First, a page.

Dr. Adam Silevitch: It's normal for accidents to happen and rather than scare you, parents should have the knowledge so that they can act appropriately should an incident occur. So if a baby front tooth gets completely knocked out (avulsed), do not put it back into the socket. We recommend using ice to reduce any swelling and avoid using any oral topical analgesics and seeing a dentist within 24 hours. One key thing to know is always make sure your child did not lose consciousness during a traumatic incident. If they lost consciousnesses for any amount of time, take them directly to the closest ER. This is more important than any tooth trauma.
Dr. Husain: Totally, absolutely. I think that’s a really great point. And many ER’s have dentists on call as well. What about...say, a chipped tooth?
Dr. Adam Silevitch: If your child chips a front tooth, make sure they avoid biting any hard, crunchy foods until treated. Chipped teeth should be seen within 24 hours, but if there is no pain or discomfort, the timeline can be extended. For pain control, I like Ibuprofen (Advil or Motrin) rather than Acetaminophen (Tylenol). Ibuprofen is an anti-inflammatory and is more effective.
Dr. Husain: Is it also the same for adult dental trauma or the adult teeth?
Dr. Adam Silevitch: If an adult front tooth gets completely knocked out (avulsed), attempt to put it back in the socket immediately. If you're unable to place it back in the socket, put the tooth in milk or saliva -never in water! And get to a doctor within 2 hours of the incident. If the tooth remains out of the mouth for more than 2 hours, the chances of it surviving are greatly reduced.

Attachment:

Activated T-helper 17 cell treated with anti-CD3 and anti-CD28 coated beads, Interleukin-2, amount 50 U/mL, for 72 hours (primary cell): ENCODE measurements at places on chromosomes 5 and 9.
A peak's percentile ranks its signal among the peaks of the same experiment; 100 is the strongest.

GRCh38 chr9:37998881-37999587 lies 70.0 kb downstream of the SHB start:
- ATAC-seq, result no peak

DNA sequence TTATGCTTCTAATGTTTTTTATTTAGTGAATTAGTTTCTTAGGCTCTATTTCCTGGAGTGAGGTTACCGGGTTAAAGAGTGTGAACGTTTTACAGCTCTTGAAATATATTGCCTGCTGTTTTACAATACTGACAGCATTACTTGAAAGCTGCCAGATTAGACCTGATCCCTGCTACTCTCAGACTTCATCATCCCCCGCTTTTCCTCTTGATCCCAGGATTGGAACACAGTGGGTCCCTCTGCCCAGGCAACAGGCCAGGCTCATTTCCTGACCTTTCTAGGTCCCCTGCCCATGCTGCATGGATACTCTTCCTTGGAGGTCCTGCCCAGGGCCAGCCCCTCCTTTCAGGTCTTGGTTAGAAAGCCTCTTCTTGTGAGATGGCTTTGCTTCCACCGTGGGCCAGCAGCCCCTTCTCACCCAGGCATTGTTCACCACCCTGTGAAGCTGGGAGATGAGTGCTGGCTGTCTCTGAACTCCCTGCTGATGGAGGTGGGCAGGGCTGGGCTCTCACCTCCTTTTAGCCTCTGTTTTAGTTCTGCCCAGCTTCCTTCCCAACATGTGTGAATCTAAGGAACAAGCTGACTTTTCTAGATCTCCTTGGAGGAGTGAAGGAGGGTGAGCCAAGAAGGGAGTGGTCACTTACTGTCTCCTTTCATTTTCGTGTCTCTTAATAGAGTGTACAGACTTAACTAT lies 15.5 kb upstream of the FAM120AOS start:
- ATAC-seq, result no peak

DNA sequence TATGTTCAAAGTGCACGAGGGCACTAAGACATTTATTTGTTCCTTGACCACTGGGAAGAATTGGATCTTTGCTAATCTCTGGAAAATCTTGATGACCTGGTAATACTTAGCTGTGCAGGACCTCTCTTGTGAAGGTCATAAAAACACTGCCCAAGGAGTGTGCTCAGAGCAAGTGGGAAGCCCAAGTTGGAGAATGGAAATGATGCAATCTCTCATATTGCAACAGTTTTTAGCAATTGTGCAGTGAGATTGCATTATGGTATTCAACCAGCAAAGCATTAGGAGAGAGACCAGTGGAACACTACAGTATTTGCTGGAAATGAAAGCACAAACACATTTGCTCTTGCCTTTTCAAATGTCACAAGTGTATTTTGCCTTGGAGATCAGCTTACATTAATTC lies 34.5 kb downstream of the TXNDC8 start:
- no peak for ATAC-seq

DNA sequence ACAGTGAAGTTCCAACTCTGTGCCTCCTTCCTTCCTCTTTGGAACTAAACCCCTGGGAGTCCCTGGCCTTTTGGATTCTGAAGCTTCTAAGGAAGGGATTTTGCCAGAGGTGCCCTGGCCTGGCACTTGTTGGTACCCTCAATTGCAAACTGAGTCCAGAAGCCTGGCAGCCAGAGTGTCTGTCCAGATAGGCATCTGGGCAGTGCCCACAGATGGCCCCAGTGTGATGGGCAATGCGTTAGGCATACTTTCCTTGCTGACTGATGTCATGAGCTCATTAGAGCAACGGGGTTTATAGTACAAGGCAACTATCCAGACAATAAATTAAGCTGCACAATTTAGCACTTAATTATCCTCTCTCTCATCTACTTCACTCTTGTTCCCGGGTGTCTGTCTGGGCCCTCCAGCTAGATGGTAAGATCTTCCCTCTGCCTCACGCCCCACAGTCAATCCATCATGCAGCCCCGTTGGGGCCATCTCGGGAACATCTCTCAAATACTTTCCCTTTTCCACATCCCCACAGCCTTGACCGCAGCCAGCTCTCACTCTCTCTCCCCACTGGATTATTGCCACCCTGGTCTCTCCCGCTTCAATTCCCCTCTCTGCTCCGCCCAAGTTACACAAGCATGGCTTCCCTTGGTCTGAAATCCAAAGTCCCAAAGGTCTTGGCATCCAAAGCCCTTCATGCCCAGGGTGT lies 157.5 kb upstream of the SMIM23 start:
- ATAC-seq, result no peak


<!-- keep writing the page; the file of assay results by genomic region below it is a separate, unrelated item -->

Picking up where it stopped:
Dr. Husain: I remember learning that tooth in milk trick in residency and always found it so fascinating! And the mouth is such a vascular area, there’s a risk for a lot of bleeding if there’s trauma there so if parents feel uncomfortable around that blood -understandably- they have a plan of what to do with the tooth in case of emergency. Lips also bleed a lot for the same reasons...any special precautions for when lips are involved in trauma?
Dr. Adam Silevitch: Your child’s lip acts as a bumper for their teeth and can protect them. Although there may be a lot of bleeding from a lacerated lip, the teeth may not have been injured as badly. I recommend managing the bleeding of a cut lip with firm pressure and examine the teeth for damage once bleeding has stopped.
Dr. Husain: So inevitably, emergencies happen when we are out of town. What should the parents do if a dental trauma happens when the family is traveling?
Dr. Adam Silevitch: If you're traveling and can't find a pediatric dentist, go directly to an ER and ideally pick a hospital with dentists and oral surgeons on staff, but regardless of what happens, don't panic! Children mirror the reactions of adults, so the more calm you remain, the more calm your child will be.
Dr. Husain: That’s a great point, and one I feel like it applies to many aspects of our fields. When parents hype up the doctor’s visits as being scary, kids feel more apprehensive in general, for sure. Thank you again for all the information! So many of our families, readers, me included have learned so much!
To learn more about Dr. Silevitch’s practice in New York, visit (https://pdnyc.com/).